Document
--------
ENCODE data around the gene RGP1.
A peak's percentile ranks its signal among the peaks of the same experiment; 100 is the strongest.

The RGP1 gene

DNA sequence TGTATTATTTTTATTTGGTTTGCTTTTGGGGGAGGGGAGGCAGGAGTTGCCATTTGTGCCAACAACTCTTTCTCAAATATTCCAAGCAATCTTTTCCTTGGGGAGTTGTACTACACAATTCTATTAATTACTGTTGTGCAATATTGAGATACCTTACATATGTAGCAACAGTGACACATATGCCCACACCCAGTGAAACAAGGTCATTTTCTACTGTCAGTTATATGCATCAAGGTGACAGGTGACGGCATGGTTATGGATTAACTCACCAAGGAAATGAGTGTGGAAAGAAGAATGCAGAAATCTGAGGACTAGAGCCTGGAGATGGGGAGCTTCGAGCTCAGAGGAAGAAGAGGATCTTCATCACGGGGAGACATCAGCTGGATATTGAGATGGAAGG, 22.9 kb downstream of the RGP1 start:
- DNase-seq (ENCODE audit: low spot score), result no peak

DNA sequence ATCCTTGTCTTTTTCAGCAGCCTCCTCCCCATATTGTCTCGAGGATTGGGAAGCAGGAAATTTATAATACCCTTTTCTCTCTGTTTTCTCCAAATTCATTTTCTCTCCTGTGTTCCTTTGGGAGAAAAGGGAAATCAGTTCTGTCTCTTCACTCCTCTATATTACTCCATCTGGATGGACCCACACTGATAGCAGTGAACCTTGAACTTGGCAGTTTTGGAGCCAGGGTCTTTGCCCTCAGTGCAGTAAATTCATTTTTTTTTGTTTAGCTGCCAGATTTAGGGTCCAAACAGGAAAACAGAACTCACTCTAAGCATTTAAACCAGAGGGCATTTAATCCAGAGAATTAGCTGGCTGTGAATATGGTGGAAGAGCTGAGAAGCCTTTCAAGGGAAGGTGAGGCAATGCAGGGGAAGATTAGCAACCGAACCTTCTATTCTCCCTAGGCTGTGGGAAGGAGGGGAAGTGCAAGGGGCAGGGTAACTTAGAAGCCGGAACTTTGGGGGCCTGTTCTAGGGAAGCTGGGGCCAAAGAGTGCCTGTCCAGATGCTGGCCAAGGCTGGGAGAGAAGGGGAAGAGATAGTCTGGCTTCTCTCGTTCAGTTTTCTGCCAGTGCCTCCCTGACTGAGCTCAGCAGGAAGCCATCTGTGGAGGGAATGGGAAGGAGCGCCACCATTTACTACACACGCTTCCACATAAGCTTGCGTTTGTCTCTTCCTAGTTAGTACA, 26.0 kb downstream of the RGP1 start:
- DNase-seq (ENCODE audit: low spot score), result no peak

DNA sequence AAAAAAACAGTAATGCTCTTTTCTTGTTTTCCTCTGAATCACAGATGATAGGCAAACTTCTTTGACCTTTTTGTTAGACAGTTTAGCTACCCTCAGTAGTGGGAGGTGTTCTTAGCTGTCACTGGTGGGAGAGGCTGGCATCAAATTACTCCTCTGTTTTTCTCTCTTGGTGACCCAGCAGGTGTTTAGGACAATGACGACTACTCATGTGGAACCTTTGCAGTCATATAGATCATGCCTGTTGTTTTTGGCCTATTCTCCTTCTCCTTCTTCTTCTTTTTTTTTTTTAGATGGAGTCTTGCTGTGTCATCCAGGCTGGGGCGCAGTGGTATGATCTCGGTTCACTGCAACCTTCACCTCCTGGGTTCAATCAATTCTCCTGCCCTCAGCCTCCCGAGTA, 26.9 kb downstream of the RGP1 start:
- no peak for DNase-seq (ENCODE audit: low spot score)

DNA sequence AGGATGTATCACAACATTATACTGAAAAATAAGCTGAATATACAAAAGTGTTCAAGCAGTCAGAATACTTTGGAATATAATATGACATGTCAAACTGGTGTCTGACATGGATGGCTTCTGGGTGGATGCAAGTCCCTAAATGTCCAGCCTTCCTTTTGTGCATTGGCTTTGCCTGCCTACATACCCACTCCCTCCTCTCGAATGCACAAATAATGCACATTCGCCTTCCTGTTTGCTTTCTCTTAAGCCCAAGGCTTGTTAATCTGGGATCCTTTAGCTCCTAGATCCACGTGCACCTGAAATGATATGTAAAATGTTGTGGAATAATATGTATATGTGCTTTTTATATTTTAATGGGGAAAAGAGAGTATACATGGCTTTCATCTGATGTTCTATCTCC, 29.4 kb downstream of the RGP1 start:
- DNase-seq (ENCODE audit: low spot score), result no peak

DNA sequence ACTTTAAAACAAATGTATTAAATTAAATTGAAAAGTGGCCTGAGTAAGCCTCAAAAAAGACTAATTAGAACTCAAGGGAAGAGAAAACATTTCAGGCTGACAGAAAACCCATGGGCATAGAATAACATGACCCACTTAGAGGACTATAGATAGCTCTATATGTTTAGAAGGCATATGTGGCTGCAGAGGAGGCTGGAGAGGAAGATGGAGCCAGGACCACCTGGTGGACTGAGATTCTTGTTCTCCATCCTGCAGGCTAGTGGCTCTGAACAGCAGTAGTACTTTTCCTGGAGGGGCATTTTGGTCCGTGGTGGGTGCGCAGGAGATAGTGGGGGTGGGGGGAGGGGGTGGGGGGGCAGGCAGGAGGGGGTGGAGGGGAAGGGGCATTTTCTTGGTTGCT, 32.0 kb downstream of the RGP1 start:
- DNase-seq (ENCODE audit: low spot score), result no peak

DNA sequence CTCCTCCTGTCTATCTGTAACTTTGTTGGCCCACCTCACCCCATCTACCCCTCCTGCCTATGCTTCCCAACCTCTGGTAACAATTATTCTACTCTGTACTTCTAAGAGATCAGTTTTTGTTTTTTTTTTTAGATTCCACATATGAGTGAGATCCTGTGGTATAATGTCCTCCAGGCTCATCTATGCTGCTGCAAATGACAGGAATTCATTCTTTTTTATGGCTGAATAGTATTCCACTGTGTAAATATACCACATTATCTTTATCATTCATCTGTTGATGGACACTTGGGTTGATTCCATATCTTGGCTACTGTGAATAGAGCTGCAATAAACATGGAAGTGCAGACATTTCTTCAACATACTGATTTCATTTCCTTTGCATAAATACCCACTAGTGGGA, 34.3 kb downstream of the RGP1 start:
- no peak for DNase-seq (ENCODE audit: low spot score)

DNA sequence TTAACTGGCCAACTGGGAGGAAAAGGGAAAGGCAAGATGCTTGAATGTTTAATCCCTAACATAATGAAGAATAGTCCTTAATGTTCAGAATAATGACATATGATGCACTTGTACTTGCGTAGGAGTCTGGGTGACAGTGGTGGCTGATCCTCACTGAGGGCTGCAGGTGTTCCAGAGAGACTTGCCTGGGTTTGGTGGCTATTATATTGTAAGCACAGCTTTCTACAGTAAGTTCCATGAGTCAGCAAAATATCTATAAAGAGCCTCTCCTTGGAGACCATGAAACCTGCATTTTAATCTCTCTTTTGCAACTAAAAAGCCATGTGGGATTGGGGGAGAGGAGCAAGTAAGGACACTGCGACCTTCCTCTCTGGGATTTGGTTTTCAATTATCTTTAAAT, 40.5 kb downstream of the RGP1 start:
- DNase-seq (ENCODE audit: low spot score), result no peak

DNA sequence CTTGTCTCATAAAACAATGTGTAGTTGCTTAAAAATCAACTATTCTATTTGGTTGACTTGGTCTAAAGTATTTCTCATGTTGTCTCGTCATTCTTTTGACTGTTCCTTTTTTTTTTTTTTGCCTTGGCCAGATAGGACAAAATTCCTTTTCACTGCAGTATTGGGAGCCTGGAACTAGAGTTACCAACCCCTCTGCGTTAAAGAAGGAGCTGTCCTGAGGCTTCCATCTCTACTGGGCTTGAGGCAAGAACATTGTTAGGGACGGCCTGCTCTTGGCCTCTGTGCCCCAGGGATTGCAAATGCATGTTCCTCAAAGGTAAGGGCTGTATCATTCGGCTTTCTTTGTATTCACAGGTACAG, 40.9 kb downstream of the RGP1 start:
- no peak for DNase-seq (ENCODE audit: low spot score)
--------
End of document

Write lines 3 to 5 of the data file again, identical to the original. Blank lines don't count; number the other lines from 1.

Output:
The RGP1 gene

DNA sequence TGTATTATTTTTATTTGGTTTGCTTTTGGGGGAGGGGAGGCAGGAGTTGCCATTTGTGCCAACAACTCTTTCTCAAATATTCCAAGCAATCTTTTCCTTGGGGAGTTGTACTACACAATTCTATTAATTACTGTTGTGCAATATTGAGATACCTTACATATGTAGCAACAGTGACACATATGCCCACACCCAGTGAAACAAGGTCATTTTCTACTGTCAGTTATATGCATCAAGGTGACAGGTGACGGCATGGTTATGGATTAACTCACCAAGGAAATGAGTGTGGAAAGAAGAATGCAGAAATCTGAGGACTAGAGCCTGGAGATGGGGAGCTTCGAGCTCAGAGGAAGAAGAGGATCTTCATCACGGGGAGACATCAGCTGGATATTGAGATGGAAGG, 22.9 kb downstream of the RGP1 start:
- DNase-seq (ENCODE audit: low spot score), result no peak